- Step 1: Make a list Make a list of the holiday rituals that are important to you and ask your spouse to do the same. Then find a quiet, relaxed time to discuss how you can both preserve your traditions.
- TIP: Look at the bright side: Each spouse gets to spend their holidays with their respective family, rather than alternating every year or running around trying to visit everyone.
- Step 2: Be open-minded If you find yourself balking at one of your spouse's requests, think of it as helping a loved one celebrate any other big occasion in their life, like a birthday: The celebration is about them, not you. You are not betraying your own religion by respecting your spouse's.
- Step 3: Be supportive If you agree to observe one of your spouse's traditions, be gracious about it.
- Step 4: Compromise Consider compromising on the less significant parts of the holidays, like deciding to keep decorations religion-neutral.
- Step 5: Decide on gift-giving Agree on a gift-giving plan. Will you exchange gifts on both holidays? Should you alternate years regarding which holiday will involve gifts? If you have children, will they get presents for both occasions? What about your extended families?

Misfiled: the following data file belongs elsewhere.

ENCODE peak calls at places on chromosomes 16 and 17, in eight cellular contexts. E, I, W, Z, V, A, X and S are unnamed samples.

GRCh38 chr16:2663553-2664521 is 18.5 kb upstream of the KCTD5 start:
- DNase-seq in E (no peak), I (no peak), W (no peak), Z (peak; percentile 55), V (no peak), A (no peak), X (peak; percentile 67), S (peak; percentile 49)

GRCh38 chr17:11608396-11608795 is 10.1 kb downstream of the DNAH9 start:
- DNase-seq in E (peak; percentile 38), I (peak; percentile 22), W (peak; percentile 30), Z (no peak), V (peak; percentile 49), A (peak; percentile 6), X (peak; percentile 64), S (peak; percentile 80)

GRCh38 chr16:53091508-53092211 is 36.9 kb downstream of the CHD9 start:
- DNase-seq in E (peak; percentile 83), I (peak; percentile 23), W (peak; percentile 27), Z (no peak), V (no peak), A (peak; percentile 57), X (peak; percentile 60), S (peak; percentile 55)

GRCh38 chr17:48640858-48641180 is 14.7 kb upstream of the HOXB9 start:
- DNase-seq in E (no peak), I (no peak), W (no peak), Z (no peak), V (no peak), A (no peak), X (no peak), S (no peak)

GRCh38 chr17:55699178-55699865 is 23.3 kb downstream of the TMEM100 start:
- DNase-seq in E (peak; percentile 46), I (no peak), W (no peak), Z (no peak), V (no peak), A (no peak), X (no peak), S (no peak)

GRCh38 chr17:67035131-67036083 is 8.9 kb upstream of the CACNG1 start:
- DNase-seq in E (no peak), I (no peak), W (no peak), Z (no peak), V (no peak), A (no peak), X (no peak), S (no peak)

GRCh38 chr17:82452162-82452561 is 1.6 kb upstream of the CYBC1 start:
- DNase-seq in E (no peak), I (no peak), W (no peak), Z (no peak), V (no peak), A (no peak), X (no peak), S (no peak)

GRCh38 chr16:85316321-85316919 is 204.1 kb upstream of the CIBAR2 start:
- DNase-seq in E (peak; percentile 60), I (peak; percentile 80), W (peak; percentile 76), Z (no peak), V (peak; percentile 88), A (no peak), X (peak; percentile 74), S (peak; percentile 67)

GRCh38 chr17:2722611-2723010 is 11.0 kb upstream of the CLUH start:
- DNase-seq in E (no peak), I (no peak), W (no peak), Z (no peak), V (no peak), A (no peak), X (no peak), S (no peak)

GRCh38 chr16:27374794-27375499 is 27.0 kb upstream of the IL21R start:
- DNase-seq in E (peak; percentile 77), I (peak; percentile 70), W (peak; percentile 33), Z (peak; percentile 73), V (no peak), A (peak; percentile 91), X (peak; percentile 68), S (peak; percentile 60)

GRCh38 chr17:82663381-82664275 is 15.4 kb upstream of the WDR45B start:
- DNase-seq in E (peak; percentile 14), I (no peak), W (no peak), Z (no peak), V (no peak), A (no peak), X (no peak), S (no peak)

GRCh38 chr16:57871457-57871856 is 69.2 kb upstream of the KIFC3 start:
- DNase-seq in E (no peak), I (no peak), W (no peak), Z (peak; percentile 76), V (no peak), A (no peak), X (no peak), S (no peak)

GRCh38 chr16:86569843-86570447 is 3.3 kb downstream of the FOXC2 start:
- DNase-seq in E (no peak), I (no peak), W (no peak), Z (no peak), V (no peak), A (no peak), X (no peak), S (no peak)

- TIP: If you're giving children gifts for both holidays, spend the same amount of money for both occasions. Otherwise, you send the message that one holiday is more important than the other.
- Step 6: Create new traditions Create your own family traditions that combine the best of both your beliefs.
- Step 7: Stay flexible Be willing to make adjustments as the years go by and circumstances change.
- FACT: Nearly 50 percent of American Jews marry outside their faith.
You Will Need
- List of holiday rituals
- A gift-giving plan
- New traditions